Sustainable funds received around $920 million (€793 million/CHF915.7 million) a month through May this year, according to financial research firm Morningstar. That’s almost twice the monthly average of around $530 million (€456.8 million/CHF527.5 million) last year.
American President Donald Trump’s antagonism towards environmental issues – he withdrew the US from the Paris climate accord – was one reason investors poured money into greener investments, said analysts.
Driving those moves were Ireland’s sovereign wealth fund divesting from fossil fuel, Norway’s sovereign wealth fund pulling its cash from tobacco and other moves.
But public funds aren’t the only players. Goldman Sachs and billionaire investor Paul Tudor Jones launched the “Just ETF” in June. It’s an index fund pegged to good business practices. It attracted around $250 million (€215.4 million/CHF249 million) in its first day of trading.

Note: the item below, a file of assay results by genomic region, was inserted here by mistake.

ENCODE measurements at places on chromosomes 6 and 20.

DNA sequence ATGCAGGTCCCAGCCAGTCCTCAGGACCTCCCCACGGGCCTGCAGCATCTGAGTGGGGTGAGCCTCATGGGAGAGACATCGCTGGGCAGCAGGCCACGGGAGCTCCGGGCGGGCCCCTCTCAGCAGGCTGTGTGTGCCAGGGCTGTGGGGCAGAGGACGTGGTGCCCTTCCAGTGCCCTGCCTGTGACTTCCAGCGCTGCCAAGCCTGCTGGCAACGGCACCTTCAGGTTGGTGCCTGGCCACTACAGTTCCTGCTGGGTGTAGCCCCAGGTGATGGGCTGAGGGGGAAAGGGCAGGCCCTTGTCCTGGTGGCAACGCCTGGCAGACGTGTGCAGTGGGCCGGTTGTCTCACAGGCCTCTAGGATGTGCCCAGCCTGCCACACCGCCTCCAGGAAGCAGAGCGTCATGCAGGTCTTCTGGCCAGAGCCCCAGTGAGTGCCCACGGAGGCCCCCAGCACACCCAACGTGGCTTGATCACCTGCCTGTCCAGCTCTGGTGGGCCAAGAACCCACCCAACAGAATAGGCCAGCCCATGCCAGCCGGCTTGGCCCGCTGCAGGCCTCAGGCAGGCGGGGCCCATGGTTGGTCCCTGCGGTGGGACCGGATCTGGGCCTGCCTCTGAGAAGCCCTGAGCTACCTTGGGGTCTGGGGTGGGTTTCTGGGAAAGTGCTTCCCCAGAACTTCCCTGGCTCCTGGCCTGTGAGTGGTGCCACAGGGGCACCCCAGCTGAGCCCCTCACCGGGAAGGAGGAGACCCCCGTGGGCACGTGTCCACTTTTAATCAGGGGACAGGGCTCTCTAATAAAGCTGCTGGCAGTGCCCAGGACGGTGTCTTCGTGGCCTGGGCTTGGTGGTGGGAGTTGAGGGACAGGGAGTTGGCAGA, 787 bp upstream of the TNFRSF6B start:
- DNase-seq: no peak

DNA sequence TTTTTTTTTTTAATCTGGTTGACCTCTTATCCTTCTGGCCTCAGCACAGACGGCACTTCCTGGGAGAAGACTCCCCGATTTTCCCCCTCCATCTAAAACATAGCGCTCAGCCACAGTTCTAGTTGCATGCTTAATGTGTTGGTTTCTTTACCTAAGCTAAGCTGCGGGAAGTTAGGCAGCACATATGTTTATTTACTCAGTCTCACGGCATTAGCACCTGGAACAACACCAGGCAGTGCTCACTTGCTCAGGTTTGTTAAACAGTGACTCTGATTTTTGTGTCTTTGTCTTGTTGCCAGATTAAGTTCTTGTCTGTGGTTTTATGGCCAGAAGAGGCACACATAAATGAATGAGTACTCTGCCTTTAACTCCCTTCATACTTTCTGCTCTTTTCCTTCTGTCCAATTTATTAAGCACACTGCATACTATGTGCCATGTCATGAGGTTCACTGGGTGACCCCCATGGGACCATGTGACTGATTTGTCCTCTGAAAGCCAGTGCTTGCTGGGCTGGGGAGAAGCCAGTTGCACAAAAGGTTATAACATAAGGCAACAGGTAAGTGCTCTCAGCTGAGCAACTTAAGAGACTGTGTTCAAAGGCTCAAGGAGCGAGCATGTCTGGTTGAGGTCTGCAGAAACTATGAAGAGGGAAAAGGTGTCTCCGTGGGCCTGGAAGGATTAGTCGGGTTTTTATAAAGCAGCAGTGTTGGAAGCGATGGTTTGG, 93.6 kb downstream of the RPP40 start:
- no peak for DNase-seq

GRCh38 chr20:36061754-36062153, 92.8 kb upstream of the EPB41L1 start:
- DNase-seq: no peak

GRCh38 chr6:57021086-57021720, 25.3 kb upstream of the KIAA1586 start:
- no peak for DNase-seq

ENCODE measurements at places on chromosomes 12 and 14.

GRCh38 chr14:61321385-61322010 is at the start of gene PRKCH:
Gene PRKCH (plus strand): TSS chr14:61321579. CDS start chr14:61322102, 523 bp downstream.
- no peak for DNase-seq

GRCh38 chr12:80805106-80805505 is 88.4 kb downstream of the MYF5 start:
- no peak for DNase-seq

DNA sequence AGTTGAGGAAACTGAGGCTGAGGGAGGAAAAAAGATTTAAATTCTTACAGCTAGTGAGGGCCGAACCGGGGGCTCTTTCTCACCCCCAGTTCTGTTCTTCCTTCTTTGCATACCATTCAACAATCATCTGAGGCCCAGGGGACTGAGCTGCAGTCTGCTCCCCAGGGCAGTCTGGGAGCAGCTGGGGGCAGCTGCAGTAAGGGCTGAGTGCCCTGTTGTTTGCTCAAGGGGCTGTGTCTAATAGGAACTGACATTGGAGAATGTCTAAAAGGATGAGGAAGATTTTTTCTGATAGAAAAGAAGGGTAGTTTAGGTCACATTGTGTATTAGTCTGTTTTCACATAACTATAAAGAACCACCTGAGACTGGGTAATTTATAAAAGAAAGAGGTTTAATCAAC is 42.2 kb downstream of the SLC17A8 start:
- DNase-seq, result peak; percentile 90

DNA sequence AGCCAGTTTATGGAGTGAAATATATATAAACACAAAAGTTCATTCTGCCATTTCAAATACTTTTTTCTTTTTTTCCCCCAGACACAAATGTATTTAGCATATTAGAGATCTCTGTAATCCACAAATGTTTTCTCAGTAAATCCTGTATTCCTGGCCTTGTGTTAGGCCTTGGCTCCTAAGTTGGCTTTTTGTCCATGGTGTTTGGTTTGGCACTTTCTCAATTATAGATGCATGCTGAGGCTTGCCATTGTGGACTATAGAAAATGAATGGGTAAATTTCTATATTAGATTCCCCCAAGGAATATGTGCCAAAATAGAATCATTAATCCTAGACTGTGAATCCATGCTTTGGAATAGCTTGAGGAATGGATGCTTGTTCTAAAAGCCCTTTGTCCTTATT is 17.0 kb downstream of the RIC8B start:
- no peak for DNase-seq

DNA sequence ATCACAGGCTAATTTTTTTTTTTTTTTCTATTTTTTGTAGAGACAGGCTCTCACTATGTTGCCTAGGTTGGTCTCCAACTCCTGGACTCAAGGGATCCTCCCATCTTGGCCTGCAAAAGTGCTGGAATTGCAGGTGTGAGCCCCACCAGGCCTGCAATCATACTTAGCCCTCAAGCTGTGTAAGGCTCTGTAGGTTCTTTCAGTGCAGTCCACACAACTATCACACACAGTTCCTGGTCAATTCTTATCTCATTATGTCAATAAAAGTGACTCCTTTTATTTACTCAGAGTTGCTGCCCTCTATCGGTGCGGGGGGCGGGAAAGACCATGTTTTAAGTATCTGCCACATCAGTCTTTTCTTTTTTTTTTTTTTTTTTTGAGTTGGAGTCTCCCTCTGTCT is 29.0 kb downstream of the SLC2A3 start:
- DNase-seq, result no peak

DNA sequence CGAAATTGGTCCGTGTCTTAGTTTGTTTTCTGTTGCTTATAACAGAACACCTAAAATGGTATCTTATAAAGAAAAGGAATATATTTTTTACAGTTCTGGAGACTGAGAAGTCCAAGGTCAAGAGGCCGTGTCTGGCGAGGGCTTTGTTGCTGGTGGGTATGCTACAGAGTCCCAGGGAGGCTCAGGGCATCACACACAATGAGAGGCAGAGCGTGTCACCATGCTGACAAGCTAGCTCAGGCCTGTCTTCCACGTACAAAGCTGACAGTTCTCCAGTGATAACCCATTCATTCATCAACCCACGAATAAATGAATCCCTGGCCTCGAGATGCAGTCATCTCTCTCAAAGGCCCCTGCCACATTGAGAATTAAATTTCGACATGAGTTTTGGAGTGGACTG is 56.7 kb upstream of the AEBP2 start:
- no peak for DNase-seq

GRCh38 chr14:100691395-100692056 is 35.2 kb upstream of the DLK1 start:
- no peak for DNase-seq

Challenges remain, however. A Morgan Stanley survey recently found that 84 percent of asset managers were considering basing their investments on environment, social and governance, or ESG, issues. But around 24 percent of the same respondents said the quality of data about ESG assets and “proof of market-rate financial performance” were significant concerns that were keeping some back from totally embracing the new approach to growing money.
Analysts speaking to Marketplace added that many different standards for ESG financial data exist, making it hard sometimes to figure out which is the best guidance that will foster the most sustainable investing.
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